Ensure The Future Of Your Estate.
Second-to-die life insurance is commonly used in estate planning for the purpose of assuring funds for payment of estate taxes. Benefits from this insurance policy are obtained after the death of the second of two insured’s, who is generally a spouse. To avoid the three-year contemplation-of-death ruling, a wholly operative inflexible life insurance trust should be installed before applying for a life insurance or going through medical examinations. The contemplation-of-death issue can also be resolved by doubling the insurance proceeds for the first four years and by providing the insurance agent with complete medical information. Prospective buyers of second-to-die life insurance should be wary of potentially confusing factors. These include the interest rates assumption, the financial status of the insurer and term insurance.
To be most effective, the proceeds from the insurance should be excludable from the taxable estate of the second to die. A fully operative irrevocable life insurance trust established before signing a life insurance application or going through medical examinations will accomplish that objective. This will also avoid the three-year contemplation-of-death rule.
Another way to solve the contemplation-of-death issue is to double the insurance proceeds for the first four years. This is offered for a minimal extra charge. The advantage of this solution is that it allows the insurance company to begin immediately medical underwriting and communication with the medical professionals even though the trust agreement has not been signed.
Another approach is to give the insurance agent full medical information from the applicant's doctor with the agent obtaining an informal opinion from the insurance company's underwriter. Assuming the purpose of the trust is to keep the insurance proceeds out of the estate, why spend money and time establishing a trust until the cost of the insurance is known? Such information is obtainable only with medical information.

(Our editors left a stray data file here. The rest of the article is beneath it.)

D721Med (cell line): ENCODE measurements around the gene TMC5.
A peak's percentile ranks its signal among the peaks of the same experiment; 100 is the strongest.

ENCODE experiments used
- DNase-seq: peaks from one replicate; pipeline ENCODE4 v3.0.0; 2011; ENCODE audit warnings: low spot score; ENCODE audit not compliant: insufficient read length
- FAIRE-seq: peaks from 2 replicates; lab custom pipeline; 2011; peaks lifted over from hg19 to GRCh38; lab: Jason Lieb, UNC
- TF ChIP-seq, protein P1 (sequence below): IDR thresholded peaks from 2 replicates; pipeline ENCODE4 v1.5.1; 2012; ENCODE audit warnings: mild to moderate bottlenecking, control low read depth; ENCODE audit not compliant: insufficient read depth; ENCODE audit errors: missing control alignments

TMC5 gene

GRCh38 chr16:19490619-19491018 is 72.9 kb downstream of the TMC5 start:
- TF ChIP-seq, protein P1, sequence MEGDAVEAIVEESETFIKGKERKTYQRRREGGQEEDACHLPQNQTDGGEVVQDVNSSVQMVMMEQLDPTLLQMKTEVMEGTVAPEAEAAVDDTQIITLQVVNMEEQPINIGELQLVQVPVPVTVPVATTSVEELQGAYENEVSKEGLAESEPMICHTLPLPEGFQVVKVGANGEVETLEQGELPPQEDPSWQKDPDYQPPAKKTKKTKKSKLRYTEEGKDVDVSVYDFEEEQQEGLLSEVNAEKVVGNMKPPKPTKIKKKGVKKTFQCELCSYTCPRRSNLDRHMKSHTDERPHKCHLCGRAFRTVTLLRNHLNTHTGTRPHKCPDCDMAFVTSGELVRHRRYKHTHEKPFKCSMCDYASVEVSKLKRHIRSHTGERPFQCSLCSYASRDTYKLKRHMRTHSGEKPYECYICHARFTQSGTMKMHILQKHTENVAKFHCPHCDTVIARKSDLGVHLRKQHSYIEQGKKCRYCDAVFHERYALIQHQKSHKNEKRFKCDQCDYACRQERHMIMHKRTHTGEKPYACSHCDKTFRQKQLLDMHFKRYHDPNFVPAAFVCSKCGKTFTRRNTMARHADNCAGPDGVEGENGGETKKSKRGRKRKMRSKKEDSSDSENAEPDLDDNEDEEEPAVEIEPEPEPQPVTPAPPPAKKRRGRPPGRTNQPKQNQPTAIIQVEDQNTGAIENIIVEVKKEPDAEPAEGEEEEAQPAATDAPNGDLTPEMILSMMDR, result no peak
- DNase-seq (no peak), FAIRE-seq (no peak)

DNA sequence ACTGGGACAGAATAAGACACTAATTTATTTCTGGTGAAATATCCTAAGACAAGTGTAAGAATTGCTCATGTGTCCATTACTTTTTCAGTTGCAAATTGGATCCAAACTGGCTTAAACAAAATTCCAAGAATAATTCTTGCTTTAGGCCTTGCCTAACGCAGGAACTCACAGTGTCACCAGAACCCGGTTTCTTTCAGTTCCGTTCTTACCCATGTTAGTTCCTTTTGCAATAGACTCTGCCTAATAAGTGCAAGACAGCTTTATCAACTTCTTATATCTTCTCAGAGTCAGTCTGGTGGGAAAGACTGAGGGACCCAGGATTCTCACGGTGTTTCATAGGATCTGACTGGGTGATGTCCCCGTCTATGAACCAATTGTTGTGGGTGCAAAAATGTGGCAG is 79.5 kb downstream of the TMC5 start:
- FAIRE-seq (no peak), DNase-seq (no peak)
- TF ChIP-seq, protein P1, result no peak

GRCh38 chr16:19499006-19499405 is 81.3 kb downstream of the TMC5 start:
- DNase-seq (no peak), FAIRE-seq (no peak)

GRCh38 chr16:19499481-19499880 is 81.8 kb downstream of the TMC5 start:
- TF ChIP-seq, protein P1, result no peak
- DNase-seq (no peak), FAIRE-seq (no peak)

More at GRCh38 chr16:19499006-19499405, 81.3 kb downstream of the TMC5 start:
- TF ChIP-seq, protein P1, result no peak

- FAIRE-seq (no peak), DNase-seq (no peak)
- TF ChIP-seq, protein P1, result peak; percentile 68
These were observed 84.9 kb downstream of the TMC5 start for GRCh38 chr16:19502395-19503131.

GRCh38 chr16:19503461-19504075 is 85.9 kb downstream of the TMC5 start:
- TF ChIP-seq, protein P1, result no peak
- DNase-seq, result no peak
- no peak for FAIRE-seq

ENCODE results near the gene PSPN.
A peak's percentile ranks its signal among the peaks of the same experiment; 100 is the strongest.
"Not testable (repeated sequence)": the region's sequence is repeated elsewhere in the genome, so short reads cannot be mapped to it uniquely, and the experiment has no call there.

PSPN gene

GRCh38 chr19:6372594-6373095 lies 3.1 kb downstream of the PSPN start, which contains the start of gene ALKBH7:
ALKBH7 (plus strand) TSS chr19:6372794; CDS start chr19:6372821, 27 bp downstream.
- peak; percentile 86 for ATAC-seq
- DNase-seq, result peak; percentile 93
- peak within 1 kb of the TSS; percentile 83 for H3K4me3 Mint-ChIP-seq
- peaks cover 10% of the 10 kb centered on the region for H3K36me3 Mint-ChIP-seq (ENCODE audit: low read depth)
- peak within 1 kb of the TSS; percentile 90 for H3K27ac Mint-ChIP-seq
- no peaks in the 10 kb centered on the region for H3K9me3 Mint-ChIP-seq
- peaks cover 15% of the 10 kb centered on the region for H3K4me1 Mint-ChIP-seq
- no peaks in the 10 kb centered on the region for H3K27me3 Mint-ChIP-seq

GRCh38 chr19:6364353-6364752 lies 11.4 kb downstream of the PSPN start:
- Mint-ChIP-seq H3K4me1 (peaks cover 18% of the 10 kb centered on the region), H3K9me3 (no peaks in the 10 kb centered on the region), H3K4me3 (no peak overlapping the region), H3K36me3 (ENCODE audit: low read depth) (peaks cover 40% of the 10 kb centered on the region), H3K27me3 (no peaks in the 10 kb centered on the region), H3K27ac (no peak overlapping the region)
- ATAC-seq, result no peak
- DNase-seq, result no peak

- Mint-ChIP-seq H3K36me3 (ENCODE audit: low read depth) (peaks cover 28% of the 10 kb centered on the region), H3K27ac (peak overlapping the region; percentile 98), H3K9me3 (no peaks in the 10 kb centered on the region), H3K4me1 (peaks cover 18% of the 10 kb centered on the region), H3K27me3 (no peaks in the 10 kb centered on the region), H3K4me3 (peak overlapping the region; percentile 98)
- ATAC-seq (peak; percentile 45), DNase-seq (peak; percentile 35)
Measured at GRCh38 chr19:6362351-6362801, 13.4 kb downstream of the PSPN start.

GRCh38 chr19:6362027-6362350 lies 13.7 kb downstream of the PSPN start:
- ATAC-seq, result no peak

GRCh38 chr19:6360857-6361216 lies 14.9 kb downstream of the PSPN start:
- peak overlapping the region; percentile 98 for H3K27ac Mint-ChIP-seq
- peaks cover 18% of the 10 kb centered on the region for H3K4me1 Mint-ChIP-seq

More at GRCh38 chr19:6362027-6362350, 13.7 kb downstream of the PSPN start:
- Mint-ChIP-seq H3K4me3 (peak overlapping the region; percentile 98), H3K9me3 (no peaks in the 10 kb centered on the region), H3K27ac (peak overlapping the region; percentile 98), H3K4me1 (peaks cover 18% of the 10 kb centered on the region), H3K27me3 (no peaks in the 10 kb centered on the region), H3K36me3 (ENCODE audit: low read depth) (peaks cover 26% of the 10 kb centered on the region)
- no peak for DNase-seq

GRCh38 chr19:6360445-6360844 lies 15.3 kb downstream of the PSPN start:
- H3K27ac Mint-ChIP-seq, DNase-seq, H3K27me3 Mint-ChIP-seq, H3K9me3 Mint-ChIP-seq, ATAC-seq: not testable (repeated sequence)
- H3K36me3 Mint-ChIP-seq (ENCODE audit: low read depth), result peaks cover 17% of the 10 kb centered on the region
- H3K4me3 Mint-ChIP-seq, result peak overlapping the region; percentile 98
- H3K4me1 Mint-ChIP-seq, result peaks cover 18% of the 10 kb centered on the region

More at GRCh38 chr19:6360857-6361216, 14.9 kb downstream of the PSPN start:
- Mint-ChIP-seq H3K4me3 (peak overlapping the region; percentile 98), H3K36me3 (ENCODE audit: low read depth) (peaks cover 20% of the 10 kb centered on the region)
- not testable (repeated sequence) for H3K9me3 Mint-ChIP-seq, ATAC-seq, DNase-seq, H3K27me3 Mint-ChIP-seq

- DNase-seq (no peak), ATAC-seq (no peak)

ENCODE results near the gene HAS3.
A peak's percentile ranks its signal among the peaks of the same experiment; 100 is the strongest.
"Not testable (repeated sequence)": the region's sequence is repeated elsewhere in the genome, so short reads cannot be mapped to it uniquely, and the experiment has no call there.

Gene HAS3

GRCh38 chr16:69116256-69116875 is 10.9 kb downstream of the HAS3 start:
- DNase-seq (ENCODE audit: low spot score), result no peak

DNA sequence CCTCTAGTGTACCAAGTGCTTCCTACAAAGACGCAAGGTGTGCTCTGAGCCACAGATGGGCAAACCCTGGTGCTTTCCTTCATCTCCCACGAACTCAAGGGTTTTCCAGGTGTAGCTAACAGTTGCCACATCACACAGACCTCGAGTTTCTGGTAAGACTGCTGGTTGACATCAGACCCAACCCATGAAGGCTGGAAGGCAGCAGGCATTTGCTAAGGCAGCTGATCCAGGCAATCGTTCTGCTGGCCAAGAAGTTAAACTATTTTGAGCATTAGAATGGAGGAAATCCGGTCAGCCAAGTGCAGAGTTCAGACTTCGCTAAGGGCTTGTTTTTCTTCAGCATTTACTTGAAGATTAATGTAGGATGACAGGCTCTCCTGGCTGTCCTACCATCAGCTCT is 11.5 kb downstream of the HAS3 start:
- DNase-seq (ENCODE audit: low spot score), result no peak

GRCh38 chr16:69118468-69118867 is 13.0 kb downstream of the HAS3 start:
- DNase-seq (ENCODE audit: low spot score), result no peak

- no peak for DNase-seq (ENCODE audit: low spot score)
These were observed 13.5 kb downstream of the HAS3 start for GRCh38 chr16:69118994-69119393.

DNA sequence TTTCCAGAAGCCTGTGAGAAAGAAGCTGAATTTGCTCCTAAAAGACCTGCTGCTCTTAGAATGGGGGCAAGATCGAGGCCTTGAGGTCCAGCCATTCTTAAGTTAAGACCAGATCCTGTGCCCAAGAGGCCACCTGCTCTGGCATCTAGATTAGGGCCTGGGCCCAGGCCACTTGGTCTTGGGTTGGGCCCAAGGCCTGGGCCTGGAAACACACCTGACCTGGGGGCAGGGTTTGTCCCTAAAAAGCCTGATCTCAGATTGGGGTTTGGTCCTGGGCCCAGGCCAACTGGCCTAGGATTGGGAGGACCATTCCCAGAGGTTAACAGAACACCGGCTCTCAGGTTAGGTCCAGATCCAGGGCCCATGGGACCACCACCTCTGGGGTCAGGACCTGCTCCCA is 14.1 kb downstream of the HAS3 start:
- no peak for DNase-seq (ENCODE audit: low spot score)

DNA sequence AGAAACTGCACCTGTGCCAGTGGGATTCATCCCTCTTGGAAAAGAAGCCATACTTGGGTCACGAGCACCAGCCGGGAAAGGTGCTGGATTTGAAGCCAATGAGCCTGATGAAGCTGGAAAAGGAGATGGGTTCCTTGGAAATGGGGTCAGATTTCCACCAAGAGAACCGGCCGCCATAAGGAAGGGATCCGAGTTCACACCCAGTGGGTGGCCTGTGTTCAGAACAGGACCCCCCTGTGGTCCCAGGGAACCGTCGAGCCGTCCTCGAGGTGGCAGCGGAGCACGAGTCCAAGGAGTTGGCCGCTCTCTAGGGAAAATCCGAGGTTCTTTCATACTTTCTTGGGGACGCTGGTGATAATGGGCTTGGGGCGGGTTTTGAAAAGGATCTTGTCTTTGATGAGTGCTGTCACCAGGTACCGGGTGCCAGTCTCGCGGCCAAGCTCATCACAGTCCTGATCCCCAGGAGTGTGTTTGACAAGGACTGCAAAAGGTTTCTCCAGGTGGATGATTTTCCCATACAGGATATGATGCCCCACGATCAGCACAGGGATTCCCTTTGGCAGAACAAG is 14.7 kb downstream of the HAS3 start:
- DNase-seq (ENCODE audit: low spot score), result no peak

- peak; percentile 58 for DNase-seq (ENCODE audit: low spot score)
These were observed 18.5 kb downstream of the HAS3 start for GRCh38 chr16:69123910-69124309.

When analyzing second-to-die illustrations, many potentially misleading factors are present. All insurance illustrations rely on three factors affecting projections on life insurance performance: mortality, expenses, and interest. The interest assumption used by an insurer in a projection is especially important. Some companies in periods of declining interest rates will use historical rates in their illustrations. This certainly lowers the proposal's credibility. How does an advisor become aware of this? The insurer should be requested to illustrate the effects of falling interest rates and to discuss projected company earnings.
Another area to investigate is the insurer's financial status. One key component is the ratio of the percentage of higher risk assets (junk bonds, delinquent mortgages, depressed real estate, etc.) to surplus. If this ratio is over 100% and the higher risk assets disappear, the insurer would be insolvent. In recent years, insurers have had ratios beyond 100%. Even if a company doesn't become insolvent, a large amount of higher risk assets can lead to operating and cash flow problems which could impact the ability to survive the policy.
Some insurance companies have competition units to help check what other companies are saying or to check what a broker is saying about their company. The advisor or the applicant could contact the competition department of a second insurance company to verify the accuracy of the illustration and obtain information about other companies' products.
Another suggestion is to avoid writing more insurance with one carrier than its retention limit. Otherwise, the financial status of the reinsurer must be evaluated. Then again, in larger cases, a quasi mutual fund of life insurers can dilute the risk of one company's insolvency.